Riding vintage bikes can sometimes be hard on my knees because of the need to squat down to shift while powering up a hill. It can take it's toll on long rides, and affects me more on smaller frames, too-short stems or too-low bars, often the result of trying to retain traditional parts like Cinelli bars and stem. I do race-training rides in hilly terrain on my original old bikes and do sometimes suffer pains that my Viscount doesn't deliver, it being outfitted with OT STI shifters. It's also got a bigger, taller frame than most of my other vintage rides. I feel that the shifters on this bike help offset the disadvantages of a heavier bike with it's front wheel too-far-foreward for best drafting. It's a bummer that 59X56cm frames are so scarce. I've got a nice 62X56cm (C-C) Shogun road frame here for sale, a cm or two too tall for me, for just $100 if anyone wants one. It was worth the try as I learned something here about fit.
I feel I might be tempting fate here with off-topic blather, but keeping the knees comfy is definitely prerequisite to even a mild vintage ride, imo. Apology in advance if I'm outta line! The anti-inflammatories work well with tendonitis conditions because inflammation is a common response to stress. Inflammatory response can also be blunted, and more safely in a long-term way, with calorie restriction and good diet. I've suffered with knee tendonitis in the past, and I'm not going back if I can help it. I woke up with sharp neck pain today, skipped breakfast and noticed the pain was gone by noon! Sounds strange, but it works. I've been through a variety of physical recoveries (knees, tennis elbow and neck) and have tested the theory many times. FWIW, arthritis is also an inflammatory condition much affected by diet. It has more to do with changes in blood chemistry than differences in the weight we carry. I hope this is useful, but likely won't apply to non-inflammatory ailments. I started using this approach after reading The Zone around 1994. I often suffer more aches and pains with the Fall changes in weather, as my riding vs. eating battle loses some ground. The CX season is my savior, but only goes through November around here.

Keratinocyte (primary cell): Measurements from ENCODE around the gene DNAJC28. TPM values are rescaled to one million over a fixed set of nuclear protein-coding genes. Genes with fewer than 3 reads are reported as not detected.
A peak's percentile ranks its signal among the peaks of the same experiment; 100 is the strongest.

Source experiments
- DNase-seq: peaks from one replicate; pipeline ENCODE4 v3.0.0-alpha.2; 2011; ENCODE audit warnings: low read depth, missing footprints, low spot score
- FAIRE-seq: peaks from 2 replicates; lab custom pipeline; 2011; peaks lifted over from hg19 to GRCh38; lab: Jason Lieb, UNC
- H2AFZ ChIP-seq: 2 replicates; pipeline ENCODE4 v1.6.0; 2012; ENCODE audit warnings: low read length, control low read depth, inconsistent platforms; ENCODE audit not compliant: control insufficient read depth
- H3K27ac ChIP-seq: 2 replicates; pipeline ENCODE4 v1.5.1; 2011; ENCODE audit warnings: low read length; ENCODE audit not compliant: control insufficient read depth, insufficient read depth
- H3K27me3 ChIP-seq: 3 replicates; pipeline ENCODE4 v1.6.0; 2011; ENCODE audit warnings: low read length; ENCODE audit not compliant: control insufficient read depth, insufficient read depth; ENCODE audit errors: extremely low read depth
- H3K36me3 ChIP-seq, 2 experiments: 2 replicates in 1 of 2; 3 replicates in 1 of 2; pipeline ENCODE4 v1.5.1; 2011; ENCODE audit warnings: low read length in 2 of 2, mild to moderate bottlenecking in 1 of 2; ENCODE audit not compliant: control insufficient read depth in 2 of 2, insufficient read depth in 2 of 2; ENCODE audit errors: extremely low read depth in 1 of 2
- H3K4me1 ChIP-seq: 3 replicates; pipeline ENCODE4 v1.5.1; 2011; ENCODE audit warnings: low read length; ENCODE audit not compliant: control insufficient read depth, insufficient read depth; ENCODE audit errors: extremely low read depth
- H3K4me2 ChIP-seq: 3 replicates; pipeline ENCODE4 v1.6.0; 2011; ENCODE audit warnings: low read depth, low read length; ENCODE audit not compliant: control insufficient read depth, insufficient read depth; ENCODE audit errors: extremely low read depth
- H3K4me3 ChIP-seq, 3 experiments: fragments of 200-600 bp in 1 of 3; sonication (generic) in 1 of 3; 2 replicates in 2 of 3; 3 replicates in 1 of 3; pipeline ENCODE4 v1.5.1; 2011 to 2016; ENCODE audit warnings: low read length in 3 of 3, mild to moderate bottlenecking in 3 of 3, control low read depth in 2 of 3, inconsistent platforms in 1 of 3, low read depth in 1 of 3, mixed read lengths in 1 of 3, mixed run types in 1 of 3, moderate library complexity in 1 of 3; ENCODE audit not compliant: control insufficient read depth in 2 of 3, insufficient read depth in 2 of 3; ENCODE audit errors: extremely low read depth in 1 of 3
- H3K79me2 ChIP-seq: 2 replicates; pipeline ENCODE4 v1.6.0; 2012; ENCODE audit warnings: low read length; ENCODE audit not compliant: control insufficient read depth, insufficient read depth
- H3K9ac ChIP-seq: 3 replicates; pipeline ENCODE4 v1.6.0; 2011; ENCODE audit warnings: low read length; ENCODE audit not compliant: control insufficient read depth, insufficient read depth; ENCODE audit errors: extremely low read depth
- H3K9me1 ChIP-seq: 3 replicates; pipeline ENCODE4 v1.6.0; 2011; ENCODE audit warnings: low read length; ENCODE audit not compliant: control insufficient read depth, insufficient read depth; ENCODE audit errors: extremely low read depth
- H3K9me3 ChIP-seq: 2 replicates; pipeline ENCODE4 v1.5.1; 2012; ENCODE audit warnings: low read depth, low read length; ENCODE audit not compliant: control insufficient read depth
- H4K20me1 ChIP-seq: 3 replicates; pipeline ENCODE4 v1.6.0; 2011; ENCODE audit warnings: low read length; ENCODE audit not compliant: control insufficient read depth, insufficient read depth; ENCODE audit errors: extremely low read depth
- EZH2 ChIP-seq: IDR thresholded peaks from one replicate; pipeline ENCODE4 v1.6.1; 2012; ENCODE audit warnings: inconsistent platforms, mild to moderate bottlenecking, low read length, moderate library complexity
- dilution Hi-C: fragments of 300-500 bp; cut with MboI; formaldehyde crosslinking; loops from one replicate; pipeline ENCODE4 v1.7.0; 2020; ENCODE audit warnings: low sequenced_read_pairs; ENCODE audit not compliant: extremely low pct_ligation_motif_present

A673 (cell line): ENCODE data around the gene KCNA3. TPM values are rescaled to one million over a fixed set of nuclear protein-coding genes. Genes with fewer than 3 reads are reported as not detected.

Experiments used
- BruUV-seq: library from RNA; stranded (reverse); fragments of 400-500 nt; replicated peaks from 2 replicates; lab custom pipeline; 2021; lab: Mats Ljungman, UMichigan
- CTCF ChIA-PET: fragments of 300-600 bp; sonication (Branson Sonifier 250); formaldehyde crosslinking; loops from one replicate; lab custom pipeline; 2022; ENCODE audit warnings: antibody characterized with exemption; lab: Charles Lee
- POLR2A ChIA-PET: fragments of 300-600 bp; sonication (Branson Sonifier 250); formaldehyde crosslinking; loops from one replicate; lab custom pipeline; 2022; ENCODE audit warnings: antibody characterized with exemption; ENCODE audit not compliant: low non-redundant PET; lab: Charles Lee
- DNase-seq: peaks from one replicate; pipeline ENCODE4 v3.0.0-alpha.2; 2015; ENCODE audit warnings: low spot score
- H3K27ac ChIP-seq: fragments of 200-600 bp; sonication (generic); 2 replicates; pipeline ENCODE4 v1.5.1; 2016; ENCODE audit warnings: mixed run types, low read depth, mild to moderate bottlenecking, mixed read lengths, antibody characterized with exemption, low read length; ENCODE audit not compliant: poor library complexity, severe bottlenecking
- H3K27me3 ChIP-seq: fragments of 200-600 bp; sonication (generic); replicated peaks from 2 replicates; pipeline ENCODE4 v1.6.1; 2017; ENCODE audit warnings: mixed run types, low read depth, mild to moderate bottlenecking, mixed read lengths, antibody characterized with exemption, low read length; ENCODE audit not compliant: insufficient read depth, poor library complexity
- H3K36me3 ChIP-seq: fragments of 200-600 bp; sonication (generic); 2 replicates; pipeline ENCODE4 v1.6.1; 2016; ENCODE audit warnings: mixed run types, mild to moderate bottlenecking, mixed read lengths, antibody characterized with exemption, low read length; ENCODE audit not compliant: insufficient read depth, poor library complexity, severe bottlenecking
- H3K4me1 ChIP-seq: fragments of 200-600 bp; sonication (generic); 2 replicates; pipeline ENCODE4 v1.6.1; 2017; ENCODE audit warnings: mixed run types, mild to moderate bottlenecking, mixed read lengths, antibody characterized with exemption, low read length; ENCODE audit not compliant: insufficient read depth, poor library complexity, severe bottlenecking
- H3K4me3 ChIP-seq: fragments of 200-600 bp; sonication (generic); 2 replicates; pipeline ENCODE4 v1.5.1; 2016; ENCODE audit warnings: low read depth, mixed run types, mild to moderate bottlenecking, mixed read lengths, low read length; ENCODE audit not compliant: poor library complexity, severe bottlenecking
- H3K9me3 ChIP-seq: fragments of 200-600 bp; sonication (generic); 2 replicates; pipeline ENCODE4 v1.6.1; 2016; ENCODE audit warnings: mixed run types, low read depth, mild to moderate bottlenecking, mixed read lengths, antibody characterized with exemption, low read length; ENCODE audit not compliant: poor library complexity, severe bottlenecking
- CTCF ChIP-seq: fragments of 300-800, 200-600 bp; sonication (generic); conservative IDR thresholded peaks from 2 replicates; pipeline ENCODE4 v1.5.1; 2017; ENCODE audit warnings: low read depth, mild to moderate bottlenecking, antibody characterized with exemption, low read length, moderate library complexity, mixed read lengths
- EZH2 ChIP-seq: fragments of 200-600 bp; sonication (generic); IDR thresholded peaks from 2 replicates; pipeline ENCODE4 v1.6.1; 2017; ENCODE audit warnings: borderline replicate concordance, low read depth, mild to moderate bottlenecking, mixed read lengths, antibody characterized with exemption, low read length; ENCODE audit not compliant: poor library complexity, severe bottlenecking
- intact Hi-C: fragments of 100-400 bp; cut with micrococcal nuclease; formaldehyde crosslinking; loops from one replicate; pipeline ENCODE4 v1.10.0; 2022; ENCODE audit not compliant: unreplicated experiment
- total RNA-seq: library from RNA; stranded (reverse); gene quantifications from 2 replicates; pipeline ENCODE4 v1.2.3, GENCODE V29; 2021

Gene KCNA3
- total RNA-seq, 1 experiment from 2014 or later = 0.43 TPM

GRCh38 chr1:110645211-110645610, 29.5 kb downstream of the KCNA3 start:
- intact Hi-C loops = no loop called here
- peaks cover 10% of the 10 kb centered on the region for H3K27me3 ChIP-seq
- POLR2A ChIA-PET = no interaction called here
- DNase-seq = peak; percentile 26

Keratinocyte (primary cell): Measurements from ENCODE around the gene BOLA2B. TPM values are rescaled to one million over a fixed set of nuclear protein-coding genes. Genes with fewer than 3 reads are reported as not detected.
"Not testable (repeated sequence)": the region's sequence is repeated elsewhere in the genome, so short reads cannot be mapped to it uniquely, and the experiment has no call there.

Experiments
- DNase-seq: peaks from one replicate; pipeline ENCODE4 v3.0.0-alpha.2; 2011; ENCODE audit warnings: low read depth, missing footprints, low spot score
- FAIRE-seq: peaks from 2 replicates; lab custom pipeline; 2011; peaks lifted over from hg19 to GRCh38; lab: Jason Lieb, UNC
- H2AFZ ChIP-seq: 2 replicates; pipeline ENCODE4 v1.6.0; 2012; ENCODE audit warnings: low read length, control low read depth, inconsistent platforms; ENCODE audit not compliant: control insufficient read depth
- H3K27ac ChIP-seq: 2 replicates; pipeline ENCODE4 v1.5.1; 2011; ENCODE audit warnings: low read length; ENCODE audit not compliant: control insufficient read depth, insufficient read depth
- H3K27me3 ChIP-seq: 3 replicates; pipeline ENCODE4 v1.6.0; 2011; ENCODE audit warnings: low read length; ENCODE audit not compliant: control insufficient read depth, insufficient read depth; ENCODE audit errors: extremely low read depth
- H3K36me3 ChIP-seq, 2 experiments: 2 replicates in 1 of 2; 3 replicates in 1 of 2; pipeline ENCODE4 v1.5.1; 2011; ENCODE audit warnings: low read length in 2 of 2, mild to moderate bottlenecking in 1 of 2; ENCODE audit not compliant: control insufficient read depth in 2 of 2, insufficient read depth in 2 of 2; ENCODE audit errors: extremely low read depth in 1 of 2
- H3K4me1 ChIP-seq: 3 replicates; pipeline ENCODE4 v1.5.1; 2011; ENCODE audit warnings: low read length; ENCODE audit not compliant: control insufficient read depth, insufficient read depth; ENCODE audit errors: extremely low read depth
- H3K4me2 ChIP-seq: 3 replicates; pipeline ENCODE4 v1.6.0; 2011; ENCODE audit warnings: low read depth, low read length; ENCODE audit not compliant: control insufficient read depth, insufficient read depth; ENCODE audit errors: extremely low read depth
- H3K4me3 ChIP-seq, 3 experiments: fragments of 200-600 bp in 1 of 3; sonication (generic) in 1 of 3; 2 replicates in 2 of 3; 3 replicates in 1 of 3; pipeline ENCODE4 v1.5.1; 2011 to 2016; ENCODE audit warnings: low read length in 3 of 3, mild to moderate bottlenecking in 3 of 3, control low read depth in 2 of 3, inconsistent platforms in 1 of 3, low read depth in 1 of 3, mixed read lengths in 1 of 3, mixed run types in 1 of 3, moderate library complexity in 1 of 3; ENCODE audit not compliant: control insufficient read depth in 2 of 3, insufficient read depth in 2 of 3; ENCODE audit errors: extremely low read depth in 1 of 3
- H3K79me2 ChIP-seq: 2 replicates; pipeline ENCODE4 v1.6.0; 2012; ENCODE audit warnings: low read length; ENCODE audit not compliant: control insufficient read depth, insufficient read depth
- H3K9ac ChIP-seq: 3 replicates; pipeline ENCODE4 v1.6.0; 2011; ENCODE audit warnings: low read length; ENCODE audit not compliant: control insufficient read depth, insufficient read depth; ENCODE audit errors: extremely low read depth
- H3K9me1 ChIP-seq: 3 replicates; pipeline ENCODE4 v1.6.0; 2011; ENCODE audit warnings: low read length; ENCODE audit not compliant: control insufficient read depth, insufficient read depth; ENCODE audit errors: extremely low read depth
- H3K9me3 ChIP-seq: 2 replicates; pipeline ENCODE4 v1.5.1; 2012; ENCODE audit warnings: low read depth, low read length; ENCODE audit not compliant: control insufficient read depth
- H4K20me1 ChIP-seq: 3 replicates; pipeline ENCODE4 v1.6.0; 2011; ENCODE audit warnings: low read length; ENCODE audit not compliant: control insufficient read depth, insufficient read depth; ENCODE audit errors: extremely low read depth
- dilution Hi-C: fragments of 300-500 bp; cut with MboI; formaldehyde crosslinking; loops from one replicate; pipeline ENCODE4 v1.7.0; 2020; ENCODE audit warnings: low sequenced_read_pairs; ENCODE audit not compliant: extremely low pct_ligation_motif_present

Auburn, CA USA
> First let me advise a little rest. Too much riding is too much
> riding...even youthful Pros suffer when they over train. Next, an old
> timer once told me to move the saddle in the direction of the pain...could
> your saddle be a touch too far back and it would not show up in a more
> moderate riding regimen?
> Some Ibuprofen might be called for here, too. Aspirin might also have the
> benefit of reducing swelling.
> Tom Sanders
> Lansing, Mi